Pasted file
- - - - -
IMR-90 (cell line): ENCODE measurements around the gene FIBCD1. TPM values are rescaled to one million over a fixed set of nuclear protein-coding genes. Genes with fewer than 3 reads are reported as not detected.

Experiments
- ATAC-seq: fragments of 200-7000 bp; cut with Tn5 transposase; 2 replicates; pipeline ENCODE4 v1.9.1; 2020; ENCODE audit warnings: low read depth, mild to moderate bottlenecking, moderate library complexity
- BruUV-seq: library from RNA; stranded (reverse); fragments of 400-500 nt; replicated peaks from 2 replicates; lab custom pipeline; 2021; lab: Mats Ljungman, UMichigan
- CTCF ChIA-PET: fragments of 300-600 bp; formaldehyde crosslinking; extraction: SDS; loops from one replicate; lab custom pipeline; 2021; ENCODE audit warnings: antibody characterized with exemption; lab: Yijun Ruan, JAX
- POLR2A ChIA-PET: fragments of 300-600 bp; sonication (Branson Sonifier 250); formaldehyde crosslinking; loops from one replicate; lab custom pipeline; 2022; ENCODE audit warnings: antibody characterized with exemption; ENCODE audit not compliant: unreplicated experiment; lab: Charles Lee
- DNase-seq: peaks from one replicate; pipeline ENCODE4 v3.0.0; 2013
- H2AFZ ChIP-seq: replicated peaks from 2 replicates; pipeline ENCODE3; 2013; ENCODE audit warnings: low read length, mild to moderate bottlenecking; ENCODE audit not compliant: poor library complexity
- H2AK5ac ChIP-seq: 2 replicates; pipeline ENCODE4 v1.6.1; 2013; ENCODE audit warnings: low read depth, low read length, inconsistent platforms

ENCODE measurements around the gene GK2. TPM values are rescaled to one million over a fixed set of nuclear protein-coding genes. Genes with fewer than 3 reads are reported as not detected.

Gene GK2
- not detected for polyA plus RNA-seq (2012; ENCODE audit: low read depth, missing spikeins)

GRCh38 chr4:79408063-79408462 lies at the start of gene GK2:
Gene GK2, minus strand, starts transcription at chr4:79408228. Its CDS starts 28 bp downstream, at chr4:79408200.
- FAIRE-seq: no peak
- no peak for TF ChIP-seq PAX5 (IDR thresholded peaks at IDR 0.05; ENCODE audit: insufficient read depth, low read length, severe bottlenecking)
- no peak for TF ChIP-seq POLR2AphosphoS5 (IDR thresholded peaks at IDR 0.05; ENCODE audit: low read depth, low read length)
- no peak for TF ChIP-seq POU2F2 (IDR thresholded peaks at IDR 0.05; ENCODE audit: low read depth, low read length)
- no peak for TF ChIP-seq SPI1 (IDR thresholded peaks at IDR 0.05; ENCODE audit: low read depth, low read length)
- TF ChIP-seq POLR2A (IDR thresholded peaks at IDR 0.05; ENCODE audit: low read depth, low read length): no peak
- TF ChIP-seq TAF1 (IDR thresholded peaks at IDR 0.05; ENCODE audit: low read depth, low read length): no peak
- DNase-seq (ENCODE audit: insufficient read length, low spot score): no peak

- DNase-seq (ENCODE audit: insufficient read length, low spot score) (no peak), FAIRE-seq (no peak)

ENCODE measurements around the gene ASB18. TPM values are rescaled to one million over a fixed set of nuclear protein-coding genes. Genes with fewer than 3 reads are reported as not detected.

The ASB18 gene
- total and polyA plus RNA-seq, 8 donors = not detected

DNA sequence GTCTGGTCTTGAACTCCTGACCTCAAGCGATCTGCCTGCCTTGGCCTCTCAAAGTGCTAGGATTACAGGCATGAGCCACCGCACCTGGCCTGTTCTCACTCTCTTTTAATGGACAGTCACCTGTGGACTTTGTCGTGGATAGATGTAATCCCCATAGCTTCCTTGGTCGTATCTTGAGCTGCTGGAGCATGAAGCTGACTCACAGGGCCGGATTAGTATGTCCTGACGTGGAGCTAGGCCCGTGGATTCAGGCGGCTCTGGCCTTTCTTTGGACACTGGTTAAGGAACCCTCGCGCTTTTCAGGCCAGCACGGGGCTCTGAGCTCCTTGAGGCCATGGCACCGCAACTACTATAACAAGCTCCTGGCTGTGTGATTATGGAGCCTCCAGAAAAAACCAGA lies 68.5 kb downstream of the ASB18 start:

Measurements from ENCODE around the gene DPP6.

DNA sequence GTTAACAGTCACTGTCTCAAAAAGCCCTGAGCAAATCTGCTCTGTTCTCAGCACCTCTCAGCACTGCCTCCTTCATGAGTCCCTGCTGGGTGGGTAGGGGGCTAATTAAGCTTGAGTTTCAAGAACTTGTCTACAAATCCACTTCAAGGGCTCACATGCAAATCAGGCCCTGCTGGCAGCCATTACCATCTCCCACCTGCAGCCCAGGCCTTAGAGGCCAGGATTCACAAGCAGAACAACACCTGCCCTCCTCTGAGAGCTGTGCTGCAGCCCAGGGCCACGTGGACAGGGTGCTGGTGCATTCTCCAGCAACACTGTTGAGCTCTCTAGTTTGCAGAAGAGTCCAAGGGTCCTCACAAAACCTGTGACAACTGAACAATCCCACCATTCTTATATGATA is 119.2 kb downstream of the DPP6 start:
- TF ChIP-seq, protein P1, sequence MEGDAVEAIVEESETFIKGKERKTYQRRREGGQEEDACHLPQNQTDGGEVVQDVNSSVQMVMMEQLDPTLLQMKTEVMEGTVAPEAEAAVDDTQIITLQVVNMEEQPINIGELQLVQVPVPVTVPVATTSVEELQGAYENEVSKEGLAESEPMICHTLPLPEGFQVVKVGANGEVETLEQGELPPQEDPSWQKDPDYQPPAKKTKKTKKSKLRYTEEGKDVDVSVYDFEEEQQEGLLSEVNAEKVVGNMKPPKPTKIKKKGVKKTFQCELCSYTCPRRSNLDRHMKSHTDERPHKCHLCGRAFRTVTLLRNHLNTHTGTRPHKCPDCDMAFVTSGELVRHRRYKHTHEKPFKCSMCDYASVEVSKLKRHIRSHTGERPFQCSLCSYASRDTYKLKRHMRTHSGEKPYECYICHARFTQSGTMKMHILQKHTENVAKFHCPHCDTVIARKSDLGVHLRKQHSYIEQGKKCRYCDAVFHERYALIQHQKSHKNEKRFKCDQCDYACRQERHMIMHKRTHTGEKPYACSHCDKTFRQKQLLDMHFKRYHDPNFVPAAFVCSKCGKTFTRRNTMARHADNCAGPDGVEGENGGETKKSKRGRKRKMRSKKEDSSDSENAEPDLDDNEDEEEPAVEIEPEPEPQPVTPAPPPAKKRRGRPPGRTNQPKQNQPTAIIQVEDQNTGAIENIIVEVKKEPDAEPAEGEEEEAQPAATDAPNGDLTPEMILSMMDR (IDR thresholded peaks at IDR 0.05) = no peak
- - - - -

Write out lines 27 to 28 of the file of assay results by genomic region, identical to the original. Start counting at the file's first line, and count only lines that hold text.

DNA sequence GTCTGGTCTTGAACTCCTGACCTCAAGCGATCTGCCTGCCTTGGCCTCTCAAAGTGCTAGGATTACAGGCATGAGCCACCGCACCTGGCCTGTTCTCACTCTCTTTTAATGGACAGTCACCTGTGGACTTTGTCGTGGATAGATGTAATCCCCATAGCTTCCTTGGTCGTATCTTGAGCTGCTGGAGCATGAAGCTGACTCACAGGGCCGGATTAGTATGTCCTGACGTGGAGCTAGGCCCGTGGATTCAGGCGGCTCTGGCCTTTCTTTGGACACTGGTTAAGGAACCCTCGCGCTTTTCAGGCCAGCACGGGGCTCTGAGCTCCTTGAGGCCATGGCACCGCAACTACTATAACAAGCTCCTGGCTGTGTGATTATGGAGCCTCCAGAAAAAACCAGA lies 68.5 kb downstream of the ASB18 start:

Measurements from ENCODE around the gene DPP6.